It’s Thursday, January 30, and department stores are gettin’ thrifty, literally.

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A few friends and I made a New Year’s resolution: to not buy any new clothes in 2020. The fashion industry has a waste problem, a carbon emissions problem, and a water pollution problem. As a result, we certainly aren’t the only ones flocking to the used market, which has grown 21 times faster than the retail market in recent years. Now, fashion giants are taking notice.

This Friday, the upscale department store Nordstrom is launching a new resale section called “See You Tomorrow” on its website. It will sell used clothing, shoes, and accessories that are “highly coveted, expertly curated and ever changing.” The company is also carving out space for the venture in its New York flagship store, where customers will be able to exchange their old clothes for gift cards. Nordstrom follows in the footsteps of other retailers like Macy’s, J.C. Penney, and Madewell, which have also begun selling used goods at a discount.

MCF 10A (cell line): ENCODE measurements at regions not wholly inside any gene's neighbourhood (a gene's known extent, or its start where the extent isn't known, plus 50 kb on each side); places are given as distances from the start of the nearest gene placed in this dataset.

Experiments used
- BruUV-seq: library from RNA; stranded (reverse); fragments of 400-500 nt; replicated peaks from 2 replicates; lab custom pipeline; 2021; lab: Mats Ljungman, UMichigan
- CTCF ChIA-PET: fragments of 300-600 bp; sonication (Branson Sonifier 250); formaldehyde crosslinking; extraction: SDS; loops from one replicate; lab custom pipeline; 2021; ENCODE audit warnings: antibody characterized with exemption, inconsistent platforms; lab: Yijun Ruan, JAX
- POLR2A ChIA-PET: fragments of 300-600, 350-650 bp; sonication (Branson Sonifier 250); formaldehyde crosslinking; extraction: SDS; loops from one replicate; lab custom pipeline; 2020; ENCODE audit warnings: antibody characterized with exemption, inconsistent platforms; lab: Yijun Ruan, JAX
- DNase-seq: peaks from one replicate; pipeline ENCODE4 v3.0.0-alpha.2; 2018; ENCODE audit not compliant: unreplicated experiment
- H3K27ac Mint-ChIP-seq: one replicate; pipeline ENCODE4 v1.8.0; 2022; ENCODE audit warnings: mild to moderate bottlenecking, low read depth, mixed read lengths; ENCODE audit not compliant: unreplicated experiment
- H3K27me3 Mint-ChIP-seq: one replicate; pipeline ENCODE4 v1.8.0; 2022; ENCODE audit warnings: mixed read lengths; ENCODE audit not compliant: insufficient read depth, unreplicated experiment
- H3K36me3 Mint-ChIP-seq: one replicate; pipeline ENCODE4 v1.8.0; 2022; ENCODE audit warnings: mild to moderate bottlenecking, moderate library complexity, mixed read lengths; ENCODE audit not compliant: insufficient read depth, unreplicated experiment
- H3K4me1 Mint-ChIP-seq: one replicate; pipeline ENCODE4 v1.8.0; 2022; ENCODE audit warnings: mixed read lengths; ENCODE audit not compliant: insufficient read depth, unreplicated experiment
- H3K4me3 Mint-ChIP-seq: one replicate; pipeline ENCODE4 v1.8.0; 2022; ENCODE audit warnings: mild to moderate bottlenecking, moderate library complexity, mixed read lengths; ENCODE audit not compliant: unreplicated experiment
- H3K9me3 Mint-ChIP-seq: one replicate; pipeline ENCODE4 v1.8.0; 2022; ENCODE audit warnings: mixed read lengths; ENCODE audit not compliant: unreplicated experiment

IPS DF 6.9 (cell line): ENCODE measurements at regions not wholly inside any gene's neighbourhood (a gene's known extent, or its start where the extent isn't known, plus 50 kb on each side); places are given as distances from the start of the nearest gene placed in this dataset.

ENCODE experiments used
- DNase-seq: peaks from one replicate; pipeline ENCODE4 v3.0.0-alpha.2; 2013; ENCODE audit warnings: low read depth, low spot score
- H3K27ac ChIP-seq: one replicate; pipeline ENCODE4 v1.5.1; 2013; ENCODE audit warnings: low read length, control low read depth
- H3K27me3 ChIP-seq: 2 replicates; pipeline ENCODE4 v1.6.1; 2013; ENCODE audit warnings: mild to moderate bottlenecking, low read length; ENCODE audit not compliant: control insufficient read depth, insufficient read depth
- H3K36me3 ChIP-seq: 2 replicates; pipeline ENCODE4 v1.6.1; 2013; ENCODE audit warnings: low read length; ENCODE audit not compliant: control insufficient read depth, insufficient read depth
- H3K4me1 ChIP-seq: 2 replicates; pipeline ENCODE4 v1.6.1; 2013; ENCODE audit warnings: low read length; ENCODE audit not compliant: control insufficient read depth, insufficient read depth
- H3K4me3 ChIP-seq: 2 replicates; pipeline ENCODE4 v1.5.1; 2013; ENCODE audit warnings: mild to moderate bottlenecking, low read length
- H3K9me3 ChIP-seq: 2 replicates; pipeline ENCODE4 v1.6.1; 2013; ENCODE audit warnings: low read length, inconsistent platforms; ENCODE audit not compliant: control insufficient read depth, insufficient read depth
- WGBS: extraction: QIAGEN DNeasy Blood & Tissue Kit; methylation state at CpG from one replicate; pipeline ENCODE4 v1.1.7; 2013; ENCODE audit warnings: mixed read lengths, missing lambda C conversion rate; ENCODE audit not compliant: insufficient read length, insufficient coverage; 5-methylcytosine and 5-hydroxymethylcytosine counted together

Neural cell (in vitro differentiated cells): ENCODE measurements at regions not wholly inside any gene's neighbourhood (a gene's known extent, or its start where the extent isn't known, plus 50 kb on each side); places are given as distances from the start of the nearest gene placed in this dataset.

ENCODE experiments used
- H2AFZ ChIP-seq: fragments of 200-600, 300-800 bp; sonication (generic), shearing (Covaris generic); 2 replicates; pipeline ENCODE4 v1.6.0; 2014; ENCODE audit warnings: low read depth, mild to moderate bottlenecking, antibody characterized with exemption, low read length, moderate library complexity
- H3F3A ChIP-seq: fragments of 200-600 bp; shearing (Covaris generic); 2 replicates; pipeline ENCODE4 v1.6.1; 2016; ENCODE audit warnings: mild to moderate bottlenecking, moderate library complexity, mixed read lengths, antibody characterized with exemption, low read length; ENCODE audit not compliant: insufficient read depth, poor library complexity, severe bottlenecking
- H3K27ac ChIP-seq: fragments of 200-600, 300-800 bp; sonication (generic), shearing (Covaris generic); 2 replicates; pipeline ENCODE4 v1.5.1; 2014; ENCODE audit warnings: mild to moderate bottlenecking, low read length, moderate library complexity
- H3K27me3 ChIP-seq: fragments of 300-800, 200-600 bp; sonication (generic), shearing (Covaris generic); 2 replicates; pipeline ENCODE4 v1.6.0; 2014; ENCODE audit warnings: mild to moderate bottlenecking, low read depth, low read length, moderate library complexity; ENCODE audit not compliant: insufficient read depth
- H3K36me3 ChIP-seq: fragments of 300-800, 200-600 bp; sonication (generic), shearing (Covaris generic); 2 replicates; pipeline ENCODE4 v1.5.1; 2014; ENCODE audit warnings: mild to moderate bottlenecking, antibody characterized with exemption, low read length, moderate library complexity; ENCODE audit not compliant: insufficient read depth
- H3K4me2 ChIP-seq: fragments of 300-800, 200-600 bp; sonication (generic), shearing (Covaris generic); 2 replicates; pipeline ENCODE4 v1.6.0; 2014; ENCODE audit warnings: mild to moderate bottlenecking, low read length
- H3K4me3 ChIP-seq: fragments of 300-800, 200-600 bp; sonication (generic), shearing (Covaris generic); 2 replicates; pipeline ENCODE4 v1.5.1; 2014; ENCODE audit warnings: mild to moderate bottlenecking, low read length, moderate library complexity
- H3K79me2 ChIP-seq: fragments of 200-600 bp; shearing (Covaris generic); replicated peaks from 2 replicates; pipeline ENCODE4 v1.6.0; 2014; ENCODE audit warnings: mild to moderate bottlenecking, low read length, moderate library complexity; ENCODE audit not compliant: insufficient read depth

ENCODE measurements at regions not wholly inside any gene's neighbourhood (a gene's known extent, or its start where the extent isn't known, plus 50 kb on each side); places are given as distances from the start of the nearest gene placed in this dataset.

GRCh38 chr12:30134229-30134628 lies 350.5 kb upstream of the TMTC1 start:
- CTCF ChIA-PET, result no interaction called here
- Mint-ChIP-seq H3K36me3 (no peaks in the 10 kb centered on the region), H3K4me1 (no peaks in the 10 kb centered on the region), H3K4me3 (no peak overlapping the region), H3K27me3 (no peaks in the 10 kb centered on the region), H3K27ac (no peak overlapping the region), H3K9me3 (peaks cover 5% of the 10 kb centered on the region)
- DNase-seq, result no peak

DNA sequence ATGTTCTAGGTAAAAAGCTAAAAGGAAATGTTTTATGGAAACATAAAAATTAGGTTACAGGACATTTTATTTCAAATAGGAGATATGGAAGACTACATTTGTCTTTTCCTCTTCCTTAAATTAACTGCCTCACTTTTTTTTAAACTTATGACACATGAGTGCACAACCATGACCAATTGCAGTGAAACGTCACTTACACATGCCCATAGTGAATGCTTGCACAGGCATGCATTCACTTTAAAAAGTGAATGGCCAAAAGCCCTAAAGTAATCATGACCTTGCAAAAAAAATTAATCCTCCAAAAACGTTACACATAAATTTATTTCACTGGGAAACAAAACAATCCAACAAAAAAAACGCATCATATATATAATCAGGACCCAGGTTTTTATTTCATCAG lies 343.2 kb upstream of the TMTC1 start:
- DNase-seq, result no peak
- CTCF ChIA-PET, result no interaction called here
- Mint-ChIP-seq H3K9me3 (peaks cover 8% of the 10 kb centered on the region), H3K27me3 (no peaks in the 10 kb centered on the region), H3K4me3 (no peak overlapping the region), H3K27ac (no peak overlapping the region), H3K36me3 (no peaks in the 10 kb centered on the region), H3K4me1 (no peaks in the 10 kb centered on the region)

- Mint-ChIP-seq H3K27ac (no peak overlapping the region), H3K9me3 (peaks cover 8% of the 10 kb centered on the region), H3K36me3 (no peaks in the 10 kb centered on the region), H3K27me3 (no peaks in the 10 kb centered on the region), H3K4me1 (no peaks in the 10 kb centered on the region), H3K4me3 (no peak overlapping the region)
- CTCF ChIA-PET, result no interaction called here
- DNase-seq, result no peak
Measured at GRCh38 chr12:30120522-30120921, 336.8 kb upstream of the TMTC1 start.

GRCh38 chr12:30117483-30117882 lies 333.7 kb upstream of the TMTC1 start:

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The trend is a great example of how the path to a more sustainable planet can be financially lucrative. Online secondhand start-ups like ThredUp, the RealReal, and Poshmark have struck gold selling lightly used designer brands to customers eager for a good deal for their wallet — and, maybe, the planet. According to a report by ThredUp, the resale market is expected to triple in size over the next three years.

Emily Pontecorvo

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The Smog

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